Music Review: Opeth – Deliverance

opeth_-_deliverance

Opeth’s sixth opus and the first I was exposed to.

The time comes for another review from me where I have to exercise a separation between my subjectivity and objectivity. My objective, critical musical mind concedes that in my opinion as an appreciator and critic of music, Blackwater Park is Opeth’s finest, most complete, most balanced work. Yet Deliverance is the album I will say is my favorite if anyone at any given time is to ask.

To be fair, some of it is due to nostalgia and sentiment. Deliverance was the first Opeth album I ever listened to, and really was even the first progressive metal album I ever explored. This was in an amazing time where my cousin and I were breaking new musical ground on an almost daily basis, amazed at every turn by finding new and interesting music, especially in metal, that we hadn’t even considered was possible to exist. The very first Opeth track I ever heard was on the metal channel at my cousin’s house, amazingly enough it being the super-obscure closing track from Deliverance, “By the Pain I See In Others.” (As far as I know the band has not played this live and it is seldom discussed or referenced)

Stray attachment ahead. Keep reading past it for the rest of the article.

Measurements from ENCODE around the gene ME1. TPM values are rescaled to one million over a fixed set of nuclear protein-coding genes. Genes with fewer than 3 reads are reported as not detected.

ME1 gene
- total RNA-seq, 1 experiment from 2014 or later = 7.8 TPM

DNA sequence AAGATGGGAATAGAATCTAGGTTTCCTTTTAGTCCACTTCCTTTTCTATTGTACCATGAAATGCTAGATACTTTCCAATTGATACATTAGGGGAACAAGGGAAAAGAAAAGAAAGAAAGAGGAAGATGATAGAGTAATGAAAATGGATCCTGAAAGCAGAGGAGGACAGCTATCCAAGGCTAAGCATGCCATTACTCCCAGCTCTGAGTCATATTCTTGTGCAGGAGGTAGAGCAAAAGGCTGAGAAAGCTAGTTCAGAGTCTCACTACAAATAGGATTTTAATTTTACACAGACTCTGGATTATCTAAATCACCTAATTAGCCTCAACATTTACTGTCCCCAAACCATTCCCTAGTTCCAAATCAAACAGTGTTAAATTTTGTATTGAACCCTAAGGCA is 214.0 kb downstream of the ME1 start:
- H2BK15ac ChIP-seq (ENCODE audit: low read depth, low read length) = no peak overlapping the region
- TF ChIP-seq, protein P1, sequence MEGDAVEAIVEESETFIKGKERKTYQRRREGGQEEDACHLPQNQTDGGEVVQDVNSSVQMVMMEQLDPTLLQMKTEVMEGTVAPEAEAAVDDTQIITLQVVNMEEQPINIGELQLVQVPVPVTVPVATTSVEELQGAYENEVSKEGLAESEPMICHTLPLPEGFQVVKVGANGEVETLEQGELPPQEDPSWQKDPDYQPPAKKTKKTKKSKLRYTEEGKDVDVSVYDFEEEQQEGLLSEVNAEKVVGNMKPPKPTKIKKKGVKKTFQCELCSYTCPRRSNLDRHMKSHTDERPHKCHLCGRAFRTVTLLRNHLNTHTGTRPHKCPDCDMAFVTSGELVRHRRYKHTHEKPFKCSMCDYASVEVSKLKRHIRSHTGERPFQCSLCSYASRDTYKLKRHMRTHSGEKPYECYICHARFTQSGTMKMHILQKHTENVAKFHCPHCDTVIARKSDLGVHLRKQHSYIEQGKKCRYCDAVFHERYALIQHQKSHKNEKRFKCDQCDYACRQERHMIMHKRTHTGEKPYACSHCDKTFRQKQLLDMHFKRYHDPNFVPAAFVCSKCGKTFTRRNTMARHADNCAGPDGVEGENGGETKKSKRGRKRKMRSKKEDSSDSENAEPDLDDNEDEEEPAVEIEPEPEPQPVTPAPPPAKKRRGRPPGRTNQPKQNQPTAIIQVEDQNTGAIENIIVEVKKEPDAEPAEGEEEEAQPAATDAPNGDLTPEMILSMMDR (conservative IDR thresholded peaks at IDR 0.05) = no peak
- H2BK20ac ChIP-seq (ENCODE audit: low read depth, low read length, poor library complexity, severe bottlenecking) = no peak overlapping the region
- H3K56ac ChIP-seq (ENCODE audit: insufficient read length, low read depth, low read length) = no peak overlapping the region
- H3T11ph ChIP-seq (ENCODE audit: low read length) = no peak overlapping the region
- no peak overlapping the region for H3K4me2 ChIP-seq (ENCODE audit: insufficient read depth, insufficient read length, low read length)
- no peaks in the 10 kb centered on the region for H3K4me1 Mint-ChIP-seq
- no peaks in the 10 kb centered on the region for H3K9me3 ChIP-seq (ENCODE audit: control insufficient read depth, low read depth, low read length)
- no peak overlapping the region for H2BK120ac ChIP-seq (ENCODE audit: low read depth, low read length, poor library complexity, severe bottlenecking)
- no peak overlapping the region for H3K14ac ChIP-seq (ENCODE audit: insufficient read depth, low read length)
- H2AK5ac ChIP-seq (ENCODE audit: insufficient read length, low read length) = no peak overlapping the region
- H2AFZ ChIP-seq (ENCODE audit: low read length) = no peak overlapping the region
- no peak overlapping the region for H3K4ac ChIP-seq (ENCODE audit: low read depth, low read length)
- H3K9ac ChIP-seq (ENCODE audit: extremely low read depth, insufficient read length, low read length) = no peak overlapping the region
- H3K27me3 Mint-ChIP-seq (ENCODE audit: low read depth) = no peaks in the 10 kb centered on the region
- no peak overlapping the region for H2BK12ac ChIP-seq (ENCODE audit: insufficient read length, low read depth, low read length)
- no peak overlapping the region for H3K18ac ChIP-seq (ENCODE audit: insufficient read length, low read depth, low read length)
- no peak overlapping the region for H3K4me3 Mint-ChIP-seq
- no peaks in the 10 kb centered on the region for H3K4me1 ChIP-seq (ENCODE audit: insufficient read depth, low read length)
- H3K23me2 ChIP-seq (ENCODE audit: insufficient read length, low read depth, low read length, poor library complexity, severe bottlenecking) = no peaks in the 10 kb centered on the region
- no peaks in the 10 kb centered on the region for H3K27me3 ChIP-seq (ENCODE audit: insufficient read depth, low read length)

I loved every second of it. It was like my ears were capable of experiencing orgasm. I didn’t know music like this was possible or existed. To so freely and so effortlessly play music that was incredibly heavy and without warning could turn into something majestic and melodic and emotionally breathtaking was just not something I had comprehended as possible before. There was no turning back.